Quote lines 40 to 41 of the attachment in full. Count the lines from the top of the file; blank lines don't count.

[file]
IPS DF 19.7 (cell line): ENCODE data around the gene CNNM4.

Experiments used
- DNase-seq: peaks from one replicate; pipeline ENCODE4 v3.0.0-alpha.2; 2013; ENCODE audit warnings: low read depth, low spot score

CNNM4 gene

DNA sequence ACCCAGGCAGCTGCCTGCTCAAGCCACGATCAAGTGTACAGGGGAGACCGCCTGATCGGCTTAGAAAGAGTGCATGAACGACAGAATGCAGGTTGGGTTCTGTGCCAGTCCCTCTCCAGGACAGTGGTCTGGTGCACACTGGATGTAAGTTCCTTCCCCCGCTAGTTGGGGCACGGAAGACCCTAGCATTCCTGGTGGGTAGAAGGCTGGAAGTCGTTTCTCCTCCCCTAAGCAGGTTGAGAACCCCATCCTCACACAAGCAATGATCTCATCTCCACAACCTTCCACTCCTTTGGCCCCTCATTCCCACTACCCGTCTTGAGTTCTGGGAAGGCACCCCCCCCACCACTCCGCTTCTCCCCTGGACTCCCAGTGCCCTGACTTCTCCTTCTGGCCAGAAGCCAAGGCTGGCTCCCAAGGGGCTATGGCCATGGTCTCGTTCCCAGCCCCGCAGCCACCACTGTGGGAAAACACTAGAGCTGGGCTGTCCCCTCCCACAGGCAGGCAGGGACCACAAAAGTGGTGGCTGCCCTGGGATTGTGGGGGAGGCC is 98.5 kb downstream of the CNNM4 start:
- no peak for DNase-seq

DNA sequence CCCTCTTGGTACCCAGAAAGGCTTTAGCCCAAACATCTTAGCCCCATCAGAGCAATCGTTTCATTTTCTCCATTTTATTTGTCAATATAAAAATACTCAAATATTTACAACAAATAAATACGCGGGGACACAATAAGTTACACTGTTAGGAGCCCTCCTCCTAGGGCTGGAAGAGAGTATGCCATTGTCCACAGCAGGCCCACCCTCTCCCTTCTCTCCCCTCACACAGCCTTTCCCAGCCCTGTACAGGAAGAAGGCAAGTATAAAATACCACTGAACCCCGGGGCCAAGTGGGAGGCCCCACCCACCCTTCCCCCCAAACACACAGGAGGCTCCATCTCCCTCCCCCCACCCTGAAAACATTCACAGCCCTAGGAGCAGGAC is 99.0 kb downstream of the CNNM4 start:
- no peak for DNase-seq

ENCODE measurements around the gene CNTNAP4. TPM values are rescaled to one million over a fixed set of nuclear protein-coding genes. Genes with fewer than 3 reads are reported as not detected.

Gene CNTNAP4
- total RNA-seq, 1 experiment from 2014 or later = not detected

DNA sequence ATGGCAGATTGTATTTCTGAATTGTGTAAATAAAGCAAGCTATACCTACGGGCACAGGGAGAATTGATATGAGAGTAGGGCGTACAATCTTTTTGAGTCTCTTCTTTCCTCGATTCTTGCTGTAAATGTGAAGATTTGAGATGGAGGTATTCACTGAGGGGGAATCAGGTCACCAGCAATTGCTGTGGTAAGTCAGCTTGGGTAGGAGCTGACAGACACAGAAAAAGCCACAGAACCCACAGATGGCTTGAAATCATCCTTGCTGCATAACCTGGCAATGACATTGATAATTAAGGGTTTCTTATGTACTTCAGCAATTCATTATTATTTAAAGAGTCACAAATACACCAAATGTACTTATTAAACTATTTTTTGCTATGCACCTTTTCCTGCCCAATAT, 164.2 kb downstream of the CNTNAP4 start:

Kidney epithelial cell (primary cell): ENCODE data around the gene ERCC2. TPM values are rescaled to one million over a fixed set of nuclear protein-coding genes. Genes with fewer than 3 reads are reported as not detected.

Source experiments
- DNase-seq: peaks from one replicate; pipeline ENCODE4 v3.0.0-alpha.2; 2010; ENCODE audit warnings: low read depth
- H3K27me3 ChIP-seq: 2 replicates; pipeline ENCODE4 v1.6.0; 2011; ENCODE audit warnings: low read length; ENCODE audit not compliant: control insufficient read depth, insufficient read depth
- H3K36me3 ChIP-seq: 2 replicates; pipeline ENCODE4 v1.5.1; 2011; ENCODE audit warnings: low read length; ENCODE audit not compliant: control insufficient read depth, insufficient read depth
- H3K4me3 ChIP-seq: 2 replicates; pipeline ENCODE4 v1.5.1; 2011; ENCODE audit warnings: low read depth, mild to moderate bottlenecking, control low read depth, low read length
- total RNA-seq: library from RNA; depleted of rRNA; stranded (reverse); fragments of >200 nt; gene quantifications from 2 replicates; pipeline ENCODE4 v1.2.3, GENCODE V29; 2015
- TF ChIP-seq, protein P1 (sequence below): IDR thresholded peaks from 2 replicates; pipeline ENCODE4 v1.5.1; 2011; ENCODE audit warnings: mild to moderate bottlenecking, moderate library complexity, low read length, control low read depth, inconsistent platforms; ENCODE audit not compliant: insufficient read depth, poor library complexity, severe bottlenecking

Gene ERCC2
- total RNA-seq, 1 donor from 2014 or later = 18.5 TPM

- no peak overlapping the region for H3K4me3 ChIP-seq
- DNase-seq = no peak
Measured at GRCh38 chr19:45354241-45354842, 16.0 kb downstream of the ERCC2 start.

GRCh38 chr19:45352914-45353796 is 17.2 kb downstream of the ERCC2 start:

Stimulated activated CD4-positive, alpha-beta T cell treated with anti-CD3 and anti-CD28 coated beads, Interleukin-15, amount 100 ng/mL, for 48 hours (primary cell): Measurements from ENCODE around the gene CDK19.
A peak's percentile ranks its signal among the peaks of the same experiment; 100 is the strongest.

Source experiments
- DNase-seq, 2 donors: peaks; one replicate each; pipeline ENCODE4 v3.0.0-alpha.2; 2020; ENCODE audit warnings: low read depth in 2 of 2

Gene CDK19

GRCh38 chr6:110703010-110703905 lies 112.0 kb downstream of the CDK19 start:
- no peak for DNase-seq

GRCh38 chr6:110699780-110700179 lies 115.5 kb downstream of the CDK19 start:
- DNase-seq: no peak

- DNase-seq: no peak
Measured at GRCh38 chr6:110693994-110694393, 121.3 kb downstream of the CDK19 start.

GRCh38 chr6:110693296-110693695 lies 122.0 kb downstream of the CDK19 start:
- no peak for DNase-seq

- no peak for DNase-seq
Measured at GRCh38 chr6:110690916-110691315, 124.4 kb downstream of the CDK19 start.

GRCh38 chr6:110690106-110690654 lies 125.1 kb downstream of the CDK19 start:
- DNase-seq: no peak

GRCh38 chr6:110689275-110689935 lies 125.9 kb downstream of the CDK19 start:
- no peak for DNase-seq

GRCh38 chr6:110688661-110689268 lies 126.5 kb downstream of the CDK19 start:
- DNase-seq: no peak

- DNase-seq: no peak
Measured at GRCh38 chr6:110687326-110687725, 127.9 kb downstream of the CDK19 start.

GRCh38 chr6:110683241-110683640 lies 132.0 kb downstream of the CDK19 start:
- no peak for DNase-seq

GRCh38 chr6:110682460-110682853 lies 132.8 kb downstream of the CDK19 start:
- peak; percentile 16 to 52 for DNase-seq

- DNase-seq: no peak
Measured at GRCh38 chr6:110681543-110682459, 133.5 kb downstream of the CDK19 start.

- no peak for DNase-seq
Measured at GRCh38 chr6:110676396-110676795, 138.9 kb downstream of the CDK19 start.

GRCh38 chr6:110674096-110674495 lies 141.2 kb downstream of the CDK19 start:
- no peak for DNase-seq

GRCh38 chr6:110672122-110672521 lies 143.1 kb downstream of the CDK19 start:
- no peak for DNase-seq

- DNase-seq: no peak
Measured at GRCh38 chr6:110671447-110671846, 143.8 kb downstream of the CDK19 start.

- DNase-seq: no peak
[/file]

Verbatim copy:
- no peak for DNase-seq
Measured at GRCh38 chr6:110690916-110691315, 124.4 kb downstream of the CDK19 start.